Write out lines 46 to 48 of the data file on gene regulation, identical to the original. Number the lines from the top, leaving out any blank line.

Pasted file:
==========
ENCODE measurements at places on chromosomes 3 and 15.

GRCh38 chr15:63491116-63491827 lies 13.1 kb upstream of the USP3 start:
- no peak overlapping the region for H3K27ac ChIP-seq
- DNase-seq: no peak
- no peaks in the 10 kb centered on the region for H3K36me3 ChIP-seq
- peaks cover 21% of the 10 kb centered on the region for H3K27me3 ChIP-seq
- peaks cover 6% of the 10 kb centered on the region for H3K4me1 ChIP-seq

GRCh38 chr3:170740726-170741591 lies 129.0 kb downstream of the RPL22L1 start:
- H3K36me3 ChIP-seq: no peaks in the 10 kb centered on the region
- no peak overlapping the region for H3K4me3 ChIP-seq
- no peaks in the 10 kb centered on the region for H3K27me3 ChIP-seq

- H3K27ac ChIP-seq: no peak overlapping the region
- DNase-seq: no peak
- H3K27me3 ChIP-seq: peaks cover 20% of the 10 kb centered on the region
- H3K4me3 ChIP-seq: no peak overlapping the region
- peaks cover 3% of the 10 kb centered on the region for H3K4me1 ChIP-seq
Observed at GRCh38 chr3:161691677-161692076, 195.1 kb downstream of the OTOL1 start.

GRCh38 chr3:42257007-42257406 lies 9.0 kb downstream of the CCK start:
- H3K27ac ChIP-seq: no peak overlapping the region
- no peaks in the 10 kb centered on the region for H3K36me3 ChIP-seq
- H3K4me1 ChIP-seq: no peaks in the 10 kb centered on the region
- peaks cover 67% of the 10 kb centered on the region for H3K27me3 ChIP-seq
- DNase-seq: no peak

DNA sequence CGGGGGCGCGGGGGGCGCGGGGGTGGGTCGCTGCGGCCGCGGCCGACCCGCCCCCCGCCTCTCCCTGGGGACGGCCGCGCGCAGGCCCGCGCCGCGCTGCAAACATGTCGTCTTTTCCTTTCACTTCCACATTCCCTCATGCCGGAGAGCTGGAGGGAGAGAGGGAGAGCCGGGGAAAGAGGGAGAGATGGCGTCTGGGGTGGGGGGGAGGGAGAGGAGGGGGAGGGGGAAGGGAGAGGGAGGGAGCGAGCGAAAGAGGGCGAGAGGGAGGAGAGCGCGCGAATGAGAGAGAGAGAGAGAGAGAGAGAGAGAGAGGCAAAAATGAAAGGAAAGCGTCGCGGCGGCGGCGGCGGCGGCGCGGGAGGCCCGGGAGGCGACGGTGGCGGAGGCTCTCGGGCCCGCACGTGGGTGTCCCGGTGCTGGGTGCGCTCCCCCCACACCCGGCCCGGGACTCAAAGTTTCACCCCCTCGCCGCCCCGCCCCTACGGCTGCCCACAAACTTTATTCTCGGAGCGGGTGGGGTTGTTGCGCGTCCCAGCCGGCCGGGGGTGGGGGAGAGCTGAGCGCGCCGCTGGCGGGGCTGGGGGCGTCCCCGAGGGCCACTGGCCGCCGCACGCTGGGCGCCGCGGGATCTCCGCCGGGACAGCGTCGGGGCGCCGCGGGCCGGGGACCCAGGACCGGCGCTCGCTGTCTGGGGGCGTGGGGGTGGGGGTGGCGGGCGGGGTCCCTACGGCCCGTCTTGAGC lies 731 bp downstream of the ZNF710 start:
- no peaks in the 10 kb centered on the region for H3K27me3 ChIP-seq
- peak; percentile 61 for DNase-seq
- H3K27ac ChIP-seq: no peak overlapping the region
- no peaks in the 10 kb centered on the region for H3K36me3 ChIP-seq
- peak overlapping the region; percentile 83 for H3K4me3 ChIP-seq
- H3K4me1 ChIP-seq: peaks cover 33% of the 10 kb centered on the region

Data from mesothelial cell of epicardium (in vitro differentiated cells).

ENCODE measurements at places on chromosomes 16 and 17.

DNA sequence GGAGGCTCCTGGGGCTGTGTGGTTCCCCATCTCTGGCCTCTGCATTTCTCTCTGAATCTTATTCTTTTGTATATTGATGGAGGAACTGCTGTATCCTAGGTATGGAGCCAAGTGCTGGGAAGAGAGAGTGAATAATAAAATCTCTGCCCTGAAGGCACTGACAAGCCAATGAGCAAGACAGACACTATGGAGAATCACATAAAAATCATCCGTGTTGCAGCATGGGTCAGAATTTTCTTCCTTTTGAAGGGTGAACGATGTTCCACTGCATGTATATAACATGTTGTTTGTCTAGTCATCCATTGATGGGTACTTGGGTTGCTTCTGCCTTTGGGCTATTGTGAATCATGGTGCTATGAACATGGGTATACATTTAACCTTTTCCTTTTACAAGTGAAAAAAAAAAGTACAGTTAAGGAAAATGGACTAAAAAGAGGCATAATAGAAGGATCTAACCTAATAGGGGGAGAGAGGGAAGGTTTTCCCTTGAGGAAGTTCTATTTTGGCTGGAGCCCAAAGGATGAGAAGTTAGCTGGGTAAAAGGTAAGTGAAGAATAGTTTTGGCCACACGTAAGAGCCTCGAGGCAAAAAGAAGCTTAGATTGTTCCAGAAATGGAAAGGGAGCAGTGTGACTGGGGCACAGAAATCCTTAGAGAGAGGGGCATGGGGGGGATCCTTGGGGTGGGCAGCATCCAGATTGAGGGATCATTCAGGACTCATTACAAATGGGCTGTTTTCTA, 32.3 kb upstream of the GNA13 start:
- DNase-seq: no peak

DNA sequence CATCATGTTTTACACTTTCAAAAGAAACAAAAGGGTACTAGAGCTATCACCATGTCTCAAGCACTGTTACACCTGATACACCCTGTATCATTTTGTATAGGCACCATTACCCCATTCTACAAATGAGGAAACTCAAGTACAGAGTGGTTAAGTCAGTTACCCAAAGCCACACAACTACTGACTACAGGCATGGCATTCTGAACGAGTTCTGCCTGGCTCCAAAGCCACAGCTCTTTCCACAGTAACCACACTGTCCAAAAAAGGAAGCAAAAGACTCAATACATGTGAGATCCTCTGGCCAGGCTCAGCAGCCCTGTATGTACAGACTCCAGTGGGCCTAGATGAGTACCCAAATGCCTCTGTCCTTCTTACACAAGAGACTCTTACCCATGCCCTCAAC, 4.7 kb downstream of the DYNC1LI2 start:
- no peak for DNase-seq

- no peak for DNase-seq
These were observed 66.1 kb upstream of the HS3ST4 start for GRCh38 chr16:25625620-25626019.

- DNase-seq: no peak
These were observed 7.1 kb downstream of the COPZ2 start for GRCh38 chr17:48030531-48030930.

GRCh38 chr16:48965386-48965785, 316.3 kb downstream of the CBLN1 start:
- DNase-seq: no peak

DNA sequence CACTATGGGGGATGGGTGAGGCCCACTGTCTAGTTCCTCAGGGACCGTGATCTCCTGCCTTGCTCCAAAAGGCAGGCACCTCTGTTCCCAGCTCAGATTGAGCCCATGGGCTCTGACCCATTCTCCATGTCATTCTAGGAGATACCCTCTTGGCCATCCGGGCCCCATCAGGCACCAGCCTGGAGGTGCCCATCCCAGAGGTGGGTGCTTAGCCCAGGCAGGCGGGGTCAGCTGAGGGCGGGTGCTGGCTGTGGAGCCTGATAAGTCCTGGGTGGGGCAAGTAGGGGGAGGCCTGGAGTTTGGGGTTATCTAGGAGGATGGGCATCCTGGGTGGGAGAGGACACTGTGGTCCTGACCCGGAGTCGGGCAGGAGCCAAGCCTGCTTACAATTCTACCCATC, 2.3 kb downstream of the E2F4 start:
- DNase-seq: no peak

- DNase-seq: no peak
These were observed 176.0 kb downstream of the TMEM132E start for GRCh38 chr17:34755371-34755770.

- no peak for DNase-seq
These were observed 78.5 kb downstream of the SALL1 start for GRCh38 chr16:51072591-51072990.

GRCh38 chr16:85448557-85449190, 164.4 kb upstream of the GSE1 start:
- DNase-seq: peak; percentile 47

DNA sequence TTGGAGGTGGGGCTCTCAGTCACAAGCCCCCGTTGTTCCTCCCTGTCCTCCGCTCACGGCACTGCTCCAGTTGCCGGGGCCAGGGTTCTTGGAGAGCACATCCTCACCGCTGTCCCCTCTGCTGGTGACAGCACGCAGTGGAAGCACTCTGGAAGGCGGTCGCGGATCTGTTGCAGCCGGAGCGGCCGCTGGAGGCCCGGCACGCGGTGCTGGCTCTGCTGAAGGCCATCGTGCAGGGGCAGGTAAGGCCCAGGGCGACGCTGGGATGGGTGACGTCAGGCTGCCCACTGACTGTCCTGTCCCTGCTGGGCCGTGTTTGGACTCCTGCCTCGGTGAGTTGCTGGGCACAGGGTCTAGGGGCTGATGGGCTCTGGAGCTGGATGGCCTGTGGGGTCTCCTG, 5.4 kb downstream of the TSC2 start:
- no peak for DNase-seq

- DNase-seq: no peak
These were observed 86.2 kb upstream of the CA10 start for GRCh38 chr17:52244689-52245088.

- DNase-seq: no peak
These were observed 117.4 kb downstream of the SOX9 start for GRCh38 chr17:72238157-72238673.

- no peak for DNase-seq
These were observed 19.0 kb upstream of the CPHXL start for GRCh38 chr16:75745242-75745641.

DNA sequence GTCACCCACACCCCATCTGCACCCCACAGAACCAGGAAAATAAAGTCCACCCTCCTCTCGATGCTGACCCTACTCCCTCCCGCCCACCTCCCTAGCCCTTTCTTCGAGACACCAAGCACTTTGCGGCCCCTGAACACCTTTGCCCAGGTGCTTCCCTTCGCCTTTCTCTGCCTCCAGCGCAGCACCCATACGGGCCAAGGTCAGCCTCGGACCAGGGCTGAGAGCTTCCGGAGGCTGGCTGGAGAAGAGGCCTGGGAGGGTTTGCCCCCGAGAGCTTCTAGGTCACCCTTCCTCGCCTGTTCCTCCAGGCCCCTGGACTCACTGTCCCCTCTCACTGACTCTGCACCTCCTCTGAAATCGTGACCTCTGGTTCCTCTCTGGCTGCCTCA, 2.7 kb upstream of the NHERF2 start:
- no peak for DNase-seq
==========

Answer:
These were observed 176.0 kb downstream of the TMEM132E start for GRCh38 chr17:34755371-34755770.

- no peak for DNase-seq
These were observed 78.5 kb downstream of the SALL1 start for GRCh38 chr16:51072591-51072990.